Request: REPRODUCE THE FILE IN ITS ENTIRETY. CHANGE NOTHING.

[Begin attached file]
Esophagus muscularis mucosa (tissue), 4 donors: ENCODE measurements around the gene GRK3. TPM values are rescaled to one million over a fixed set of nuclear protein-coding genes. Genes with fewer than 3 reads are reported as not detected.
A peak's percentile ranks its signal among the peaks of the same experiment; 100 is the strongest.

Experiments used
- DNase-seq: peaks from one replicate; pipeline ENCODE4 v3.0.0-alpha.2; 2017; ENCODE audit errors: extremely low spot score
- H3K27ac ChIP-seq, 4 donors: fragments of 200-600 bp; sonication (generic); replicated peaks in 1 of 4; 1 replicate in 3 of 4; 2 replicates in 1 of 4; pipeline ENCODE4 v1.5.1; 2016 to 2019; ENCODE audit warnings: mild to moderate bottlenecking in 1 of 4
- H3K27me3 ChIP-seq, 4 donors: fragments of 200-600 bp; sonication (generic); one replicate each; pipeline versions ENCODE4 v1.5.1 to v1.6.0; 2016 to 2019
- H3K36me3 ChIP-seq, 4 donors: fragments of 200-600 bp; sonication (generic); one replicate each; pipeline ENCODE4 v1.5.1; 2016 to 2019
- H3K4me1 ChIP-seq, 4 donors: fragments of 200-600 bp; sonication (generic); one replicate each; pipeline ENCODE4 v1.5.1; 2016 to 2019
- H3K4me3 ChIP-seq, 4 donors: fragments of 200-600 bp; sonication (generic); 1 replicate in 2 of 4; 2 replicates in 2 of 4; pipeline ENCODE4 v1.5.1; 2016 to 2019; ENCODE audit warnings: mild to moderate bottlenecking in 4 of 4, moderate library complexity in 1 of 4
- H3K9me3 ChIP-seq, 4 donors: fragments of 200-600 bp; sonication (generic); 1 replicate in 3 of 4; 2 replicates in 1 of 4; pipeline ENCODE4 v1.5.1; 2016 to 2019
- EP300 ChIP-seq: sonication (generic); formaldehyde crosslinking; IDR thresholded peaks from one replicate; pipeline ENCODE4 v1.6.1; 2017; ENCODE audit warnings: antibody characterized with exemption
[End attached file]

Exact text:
Esophagus muscularis mucosa (tissue), 4 donors: ENCODE measurements around the gene GRK3. TPM values are rescaled to one million over a fixed set of nuclear protein-coding genes. Genes with fewer than 3 reads are reported as not detected.
A peak's percentile ranks its signal among the peaks of the same experiment; 100 is the strongest.

Experiments used
- DNase-seq: peaks from one replicate; pipeline ENCODE4 v3.0.0-alpha.2; 2017; ENCODE audit errors: extremely low spot score
- H3K27ac ChIP-seq, 4 donors: fragments of 200-600 bp; sonication (generic); replicated peaks in 1 of 4; 1 replicate in 3 of 4; 2 replicates in 1 of 4; pipeline ENCODE4 v1.5.1; 2016 to 2019; ENCODE audit warnings: mild to moderate bottlenecking in 1 of 4
- H3K27me3 ChIP-seq, 4 donors: fragments of 200-600 bp; sonication (generic); one replicate each; pipeline versions ENCODE4 v1.5.1 to v1.6.0; 2016 to 2019
- H3K36me3 ChIP-seq, 4 donors: fragments of 200-600 bp; sonication (generic); one replicate each; pipeline ENCODE4 v1.5.1; 2016 to 2019
- H3K4me1 ChIP-seq, 4 donors: fragments of 200-600 bp; sonication (generic); one replicate each; pipeline ENCODE4 v1.5.1; 2016 to 2019
- H3K4me3 ChIP-seq, 4 donors: fragments of 200-600 bp; sonication (generic); 1 replicate in 2 of 4; 2 replicates in 2 of 4; pipeline ENCODE4 v1.5.1; 2016 to 2019; ENCODE audit warnings: mild to moderate bottlenecking in 4 of 4, moderate library complexity in 1 of 4
- H3K9me3 ChIP-seq, 4 donors: fragments of 200-600 bp; sonication (generic); 1 replicate in 3 of 4; 2 replicates in 1 of 4; pipeline ENCODE4 v1.5.1; 2016 to 2019
- EP300 ChIP-seq: sonication (generic); formaldehyde crosslinking; IDR thresholded peaks from one replicate; pipeline ENCODE4 v1.6.1; 2017; ENCODE audit warnings: antibody characterized with exemption